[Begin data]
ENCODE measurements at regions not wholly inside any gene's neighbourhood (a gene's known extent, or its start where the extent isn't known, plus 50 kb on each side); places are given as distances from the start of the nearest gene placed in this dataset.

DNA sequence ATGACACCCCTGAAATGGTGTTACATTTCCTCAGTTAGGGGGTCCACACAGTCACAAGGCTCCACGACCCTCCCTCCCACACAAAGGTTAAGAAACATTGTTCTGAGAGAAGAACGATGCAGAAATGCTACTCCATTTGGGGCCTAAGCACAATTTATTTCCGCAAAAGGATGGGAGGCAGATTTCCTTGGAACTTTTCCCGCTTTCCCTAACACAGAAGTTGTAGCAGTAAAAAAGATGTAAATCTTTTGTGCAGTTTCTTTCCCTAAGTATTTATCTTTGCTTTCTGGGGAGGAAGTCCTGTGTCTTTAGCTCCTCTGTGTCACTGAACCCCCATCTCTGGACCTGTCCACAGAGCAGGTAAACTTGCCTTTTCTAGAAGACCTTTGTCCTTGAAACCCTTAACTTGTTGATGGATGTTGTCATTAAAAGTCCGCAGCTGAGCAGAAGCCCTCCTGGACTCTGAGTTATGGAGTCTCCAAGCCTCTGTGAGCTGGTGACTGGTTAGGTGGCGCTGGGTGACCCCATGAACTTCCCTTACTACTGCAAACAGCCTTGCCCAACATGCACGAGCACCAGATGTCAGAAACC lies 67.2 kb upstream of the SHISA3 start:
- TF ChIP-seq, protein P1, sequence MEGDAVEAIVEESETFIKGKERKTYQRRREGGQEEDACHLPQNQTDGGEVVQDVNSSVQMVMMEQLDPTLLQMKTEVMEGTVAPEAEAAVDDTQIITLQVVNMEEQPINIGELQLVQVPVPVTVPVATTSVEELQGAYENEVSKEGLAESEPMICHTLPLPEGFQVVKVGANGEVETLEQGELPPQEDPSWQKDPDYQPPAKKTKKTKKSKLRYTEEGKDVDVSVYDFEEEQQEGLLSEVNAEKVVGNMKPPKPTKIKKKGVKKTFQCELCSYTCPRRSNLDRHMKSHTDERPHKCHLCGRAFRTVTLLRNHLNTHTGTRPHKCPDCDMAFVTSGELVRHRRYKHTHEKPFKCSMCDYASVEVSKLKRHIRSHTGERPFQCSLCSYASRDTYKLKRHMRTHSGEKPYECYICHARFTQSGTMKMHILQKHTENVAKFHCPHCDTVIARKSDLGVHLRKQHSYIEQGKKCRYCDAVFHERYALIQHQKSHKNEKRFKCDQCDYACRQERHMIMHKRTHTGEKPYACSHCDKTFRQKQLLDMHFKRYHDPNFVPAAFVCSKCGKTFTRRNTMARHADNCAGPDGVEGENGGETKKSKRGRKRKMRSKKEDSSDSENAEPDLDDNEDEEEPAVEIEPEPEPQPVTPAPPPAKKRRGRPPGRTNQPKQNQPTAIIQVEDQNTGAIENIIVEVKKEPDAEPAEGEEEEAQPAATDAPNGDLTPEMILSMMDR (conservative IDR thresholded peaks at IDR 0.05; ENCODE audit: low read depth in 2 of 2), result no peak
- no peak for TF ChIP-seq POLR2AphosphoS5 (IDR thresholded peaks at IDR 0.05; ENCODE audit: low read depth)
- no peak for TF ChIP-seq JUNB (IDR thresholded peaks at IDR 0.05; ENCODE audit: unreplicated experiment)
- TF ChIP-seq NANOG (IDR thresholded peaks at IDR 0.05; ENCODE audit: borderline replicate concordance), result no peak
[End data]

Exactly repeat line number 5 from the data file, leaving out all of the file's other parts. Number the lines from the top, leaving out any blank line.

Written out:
- no peak for TF ChIP-seq JUNB (IDR thresholded peaks at IDR 0.05; ENCODE audit: unreplicated experiment)